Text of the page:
If we remove half a rhombus (by the long diagonal) from the polyiamonds we form rhombsliced polyiamonds. The diagram below shows the three rhombsliced tetriamonds; the seven rhombsliced pentiamonds and the twenty rhombsliced hexiamonds. This last set has a total area of 100 triangles and might have made some interesting figures such as a side 10 triangle or a number of parallelograms. Unfortunately the set has three pieces with an unbalanced colouring (a excess of two triangles each) which means that none of these figures can be made. Brendan Owen has placed 18 of them into a dodecagon as shown below.
Any figure which might be made with the full set must have a colour excess of 2 or 6. Patrick Hamlyn produced the symmetric figure at the top left which has an excess of two. (This is the same set as we get when adding four triangles to a single rhomb)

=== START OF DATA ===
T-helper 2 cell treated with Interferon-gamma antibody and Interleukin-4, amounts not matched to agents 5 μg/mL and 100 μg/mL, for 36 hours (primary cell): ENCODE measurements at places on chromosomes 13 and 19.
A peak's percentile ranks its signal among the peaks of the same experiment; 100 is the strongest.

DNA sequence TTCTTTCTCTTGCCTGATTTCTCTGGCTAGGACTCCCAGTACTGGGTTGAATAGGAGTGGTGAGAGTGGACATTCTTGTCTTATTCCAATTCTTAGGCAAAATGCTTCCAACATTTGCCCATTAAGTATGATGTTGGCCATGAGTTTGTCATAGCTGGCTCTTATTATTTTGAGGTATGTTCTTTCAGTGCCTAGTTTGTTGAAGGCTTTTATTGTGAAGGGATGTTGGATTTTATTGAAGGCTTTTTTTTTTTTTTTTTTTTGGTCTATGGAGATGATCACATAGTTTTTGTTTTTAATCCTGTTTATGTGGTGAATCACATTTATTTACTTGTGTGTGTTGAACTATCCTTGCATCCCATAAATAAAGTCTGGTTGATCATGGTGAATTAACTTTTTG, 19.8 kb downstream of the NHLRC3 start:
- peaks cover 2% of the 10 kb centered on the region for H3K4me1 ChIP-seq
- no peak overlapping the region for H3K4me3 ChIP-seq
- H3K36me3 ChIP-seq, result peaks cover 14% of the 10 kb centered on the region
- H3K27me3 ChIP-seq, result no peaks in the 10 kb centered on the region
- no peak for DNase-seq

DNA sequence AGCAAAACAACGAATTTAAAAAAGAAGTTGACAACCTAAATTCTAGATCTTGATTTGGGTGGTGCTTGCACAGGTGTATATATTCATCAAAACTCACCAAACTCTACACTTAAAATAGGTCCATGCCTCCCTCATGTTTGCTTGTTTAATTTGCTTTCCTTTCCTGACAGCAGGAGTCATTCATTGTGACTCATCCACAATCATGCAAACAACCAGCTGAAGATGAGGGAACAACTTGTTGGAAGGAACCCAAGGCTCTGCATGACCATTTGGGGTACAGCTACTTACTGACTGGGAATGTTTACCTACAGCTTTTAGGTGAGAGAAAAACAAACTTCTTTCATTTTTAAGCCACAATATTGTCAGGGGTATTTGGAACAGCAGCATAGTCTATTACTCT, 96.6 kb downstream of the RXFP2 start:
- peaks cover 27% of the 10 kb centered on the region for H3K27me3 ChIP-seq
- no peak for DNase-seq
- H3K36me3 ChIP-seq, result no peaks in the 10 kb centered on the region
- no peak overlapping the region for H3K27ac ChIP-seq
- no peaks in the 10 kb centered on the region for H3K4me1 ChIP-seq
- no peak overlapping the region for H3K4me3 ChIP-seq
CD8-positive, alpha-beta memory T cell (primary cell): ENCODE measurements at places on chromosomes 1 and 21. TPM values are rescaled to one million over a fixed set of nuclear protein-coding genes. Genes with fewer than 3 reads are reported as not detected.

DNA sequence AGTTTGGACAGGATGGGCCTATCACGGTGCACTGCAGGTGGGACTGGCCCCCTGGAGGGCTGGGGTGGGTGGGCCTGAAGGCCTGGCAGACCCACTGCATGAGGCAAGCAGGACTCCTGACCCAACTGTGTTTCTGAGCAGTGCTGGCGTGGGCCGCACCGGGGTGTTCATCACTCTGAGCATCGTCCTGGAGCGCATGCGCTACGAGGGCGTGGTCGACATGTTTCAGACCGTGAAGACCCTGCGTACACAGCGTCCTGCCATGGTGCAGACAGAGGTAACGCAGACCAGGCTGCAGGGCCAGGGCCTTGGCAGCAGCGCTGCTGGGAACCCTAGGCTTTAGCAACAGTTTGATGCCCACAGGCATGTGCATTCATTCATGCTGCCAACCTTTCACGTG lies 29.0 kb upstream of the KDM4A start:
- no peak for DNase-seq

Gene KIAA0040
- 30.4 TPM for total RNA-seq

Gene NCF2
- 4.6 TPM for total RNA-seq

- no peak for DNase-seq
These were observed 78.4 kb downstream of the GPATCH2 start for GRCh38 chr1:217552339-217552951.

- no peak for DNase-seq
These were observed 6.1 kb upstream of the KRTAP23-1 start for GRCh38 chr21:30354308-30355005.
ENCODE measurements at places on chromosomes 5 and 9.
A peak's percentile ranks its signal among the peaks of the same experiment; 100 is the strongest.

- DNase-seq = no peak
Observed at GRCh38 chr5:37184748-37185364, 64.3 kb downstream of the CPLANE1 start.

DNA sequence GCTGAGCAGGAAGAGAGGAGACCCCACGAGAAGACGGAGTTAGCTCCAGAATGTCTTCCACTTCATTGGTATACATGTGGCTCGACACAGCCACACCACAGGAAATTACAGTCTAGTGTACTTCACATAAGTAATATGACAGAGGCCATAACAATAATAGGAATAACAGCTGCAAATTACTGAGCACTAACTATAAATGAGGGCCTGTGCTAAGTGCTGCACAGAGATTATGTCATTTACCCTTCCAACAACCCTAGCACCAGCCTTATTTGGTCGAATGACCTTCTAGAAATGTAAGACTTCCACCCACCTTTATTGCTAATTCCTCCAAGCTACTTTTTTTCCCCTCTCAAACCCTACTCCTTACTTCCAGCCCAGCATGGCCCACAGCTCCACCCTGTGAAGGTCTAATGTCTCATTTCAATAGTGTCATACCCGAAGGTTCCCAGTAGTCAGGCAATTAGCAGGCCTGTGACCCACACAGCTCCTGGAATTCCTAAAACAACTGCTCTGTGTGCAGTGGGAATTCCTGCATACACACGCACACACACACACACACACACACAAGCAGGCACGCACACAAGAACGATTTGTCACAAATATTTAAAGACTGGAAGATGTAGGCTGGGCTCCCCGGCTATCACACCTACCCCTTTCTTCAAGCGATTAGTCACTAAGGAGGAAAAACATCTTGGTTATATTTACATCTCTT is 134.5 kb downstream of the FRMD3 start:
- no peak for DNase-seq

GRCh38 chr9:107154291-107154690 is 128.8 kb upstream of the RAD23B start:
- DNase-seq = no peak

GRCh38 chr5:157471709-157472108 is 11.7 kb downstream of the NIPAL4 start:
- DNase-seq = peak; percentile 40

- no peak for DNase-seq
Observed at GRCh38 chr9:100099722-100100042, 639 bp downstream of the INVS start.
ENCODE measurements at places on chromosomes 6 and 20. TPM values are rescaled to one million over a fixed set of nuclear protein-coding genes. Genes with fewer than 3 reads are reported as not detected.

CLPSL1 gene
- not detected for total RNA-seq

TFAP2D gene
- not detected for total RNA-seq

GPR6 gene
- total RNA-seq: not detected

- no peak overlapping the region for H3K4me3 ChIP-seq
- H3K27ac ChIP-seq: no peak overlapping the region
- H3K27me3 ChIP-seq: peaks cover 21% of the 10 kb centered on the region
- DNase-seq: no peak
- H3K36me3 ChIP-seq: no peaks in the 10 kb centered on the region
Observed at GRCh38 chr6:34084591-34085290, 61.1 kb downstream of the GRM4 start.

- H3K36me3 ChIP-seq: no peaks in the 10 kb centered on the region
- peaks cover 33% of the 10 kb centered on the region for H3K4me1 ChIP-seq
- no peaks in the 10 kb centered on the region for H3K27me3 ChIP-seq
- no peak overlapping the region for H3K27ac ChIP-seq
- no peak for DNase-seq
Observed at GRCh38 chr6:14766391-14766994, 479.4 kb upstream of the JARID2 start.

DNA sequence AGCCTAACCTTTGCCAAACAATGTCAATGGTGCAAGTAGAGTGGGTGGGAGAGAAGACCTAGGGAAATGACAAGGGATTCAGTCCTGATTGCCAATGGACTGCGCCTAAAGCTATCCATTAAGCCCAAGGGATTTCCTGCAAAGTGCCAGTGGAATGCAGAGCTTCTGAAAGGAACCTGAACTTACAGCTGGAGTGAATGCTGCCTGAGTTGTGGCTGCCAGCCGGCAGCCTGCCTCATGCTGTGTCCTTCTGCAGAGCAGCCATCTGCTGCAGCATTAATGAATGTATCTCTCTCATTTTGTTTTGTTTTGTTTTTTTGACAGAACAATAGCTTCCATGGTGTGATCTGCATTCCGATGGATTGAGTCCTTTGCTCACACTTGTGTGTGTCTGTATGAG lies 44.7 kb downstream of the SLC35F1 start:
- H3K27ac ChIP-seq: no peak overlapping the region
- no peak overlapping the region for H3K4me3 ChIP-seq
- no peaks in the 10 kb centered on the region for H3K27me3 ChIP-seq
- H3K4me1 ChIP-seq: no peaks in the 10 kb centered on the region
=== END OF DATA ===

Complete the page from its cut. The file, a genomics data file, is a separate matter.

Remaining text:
If we look at the one-sided set we get 38 pieces. This parallelogram is also by Patrick.
Constructions with these can be seen on a separate page.
There are 158 rhombsliced octiamonds shown here in a 7x79 parallelogram.This set, as with the rhombsliced hexiamonds, has a number of unbalanced pieces. The number is, however, even and so any figure must be one of area 1100 with an excess colouring of 4n.
There are 17 rhombsliced tridiamonds shown here. The lower diagram is of the 32 pieces in the one-sided set.
We could also add triangles to a single rhomb (half rhombus) to give sets such as the following.
This set of 114 pieces is unbalanced and any fugure such as the one below must has a colouring excess of 4n+2.